The broad scope of this invention aims to provide a shoeL constructed with an 'insole having an instep brace, and an instep support held'-in normal position by strips located between the upper and the lining of the shoe secured to the insole, andlaced with the lacing of the shoe. It will be apparent as the description -proceeds that this type of shoe can beused on either the Blucher or laced style or any style of shoe which is laced to the foot. It will also be Obvious.l

that the construction could be adapted to sandals andV other forms of shoes, not ordinarily provided with vamps.

Referring to the drawings, Fig. 3 particularly, it will be seen that the insole 1 is provided With a skived instep support 2 upon one side thereof, and a brace 3' upon cured thereto in any suitable manner.

The instep brace 3 may be made to conform to any shape of foot and if not formed integral with the sole may be made of any flexible material which will retain a given shape. The objectof the support 2 is to prevent the foot from slipping transversely y the Opposite side. The insole 1 is made of ,leather and may have the support 2 and brace 3 formed integral therewith or sedue to the slopeof the brace 3. The ordi nary insole plate for bracing-the same is shown at 4, the same being formed of metal vand forming no part of the present invention. The underside of the insole 1 is provided with a channel 5, which deines a rib 6 which is continuous, extends around the sole of the instep as shown in Fig. 1, and has its two ends terminating in the heel of the instep. The rib- 6 is provided with suitable punctures for receiving the thread which secres the lining 7 and the upper; 8' to the s oe.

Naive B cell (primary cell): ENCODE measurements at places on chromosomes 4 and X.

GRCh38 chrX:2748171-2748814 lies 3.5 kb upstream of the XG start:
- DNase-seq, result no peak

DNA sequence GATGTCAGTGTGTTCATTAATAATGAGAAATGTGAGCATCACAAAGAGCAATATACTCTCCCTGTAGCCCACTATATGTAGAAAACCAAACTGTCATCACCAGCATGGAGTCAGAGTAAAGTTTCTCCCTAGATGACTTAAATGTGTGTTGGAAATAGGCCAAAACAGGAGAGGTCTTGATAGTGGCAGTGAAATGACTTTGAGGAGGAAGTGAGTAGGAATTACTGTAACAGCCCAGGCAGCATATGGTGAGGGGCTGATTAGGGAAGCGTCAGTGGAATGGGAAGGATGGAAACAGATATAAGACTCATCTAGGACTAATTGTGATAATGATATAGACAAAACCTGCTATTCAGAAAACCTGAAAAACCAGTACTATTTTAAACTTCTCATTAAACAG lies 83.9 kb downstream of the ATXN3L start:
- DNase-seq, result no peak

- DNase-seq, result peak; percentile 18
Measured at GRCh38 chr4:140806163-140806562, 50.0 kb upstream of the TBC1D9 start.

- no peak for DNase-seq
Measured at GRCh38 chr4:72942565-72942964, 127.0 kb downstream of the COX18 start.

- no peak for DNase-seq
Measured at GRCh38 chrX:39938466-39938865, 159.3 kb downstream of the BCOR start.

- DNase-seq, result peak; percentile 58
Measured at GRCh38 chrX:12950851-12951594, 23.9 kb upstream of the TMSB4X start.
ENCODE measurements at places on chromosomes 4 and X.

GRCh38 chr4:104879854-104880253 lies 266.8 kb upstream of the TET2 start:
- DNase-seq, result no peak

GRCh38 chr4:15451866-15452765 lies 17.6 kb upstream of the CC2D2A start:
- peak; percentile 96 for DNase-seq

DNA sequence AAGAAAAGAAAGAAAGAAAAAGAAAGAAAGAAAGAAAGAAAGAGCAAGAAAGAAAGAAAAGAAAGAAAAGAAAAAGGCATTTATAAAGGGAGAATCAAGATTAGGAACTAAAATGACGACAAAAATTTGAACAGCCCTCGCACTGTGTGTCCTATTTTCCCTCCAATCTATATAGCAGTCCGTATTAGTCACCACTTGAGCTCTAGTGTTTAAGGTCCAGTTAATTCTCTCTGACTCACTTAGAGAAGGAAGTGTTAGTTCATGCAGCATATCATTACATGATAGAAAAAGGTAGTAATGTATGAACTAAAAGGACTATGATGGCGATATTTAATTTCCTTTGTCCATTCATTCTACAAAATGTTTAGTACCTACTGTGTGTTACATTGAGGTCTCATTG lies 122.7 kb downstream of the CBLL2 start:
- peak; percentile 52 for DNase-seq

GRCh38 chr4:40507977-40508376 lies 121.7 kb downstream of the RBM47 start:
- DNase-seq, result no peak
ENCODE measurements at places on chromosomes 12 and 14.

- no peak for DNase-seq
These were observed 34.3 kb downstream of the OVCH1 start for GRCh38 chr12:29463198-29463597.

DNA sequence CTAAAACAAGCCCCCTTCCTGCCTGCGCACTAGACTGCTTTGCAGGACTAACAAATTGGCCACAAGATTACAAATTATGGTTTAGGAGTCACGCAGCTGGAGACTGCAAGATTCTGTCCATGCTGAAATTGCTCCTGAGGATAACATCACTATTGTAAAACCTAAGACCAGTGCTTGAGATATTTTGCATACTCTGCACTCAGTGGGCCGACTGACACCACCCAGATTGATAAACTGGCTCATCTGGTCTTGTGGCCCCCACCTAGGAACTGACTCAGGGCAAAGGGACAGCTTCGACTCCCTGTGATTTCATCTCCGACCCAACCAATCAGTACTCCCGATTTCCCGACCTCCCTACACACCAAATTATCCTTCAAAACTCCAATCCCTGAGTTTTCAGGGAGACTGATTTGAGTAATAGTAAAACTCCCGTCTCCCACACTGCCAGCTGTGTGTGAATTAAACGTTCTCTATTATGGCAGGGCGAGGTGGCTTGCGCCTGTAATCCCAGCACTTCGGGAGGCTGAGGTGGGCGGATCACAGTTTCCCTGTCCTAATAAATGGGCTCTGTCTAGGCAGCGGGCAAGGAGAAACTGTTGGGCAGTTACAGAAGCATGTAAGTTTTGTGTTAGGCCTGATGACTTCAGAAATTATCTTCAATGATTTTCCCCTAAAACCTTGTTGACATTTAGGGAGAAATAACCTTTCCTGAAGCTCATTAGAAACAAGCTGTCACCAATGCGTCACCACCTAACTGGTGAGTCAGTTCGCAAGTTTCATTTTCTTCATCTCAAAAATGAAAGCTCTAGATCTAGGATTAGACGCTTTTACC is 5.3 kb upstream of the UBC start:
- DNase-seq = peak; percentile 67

The lining and upper of this shoe are formed as in ordinary shoes, but there is inserted between thelining and the upper a pair of strips 9, one secured to the insole at a point opposite brace 3, and the other secured opposite to the inst-ep` support 2. In order to secure these strips 9 to the shoe, the thread is passed through a suitable welt, through the upper 8, through each strip 9, the lining 7 and through the punctures in the rib 6, this general process being the same as carried out in ordinary shoes. The upper lends of the strips 9 are provided with suitable holes 11 which are designed :to receive the lace of the shoe. To complete this part of the shoe it is merely necessary to sew the outer sole to the welt 10.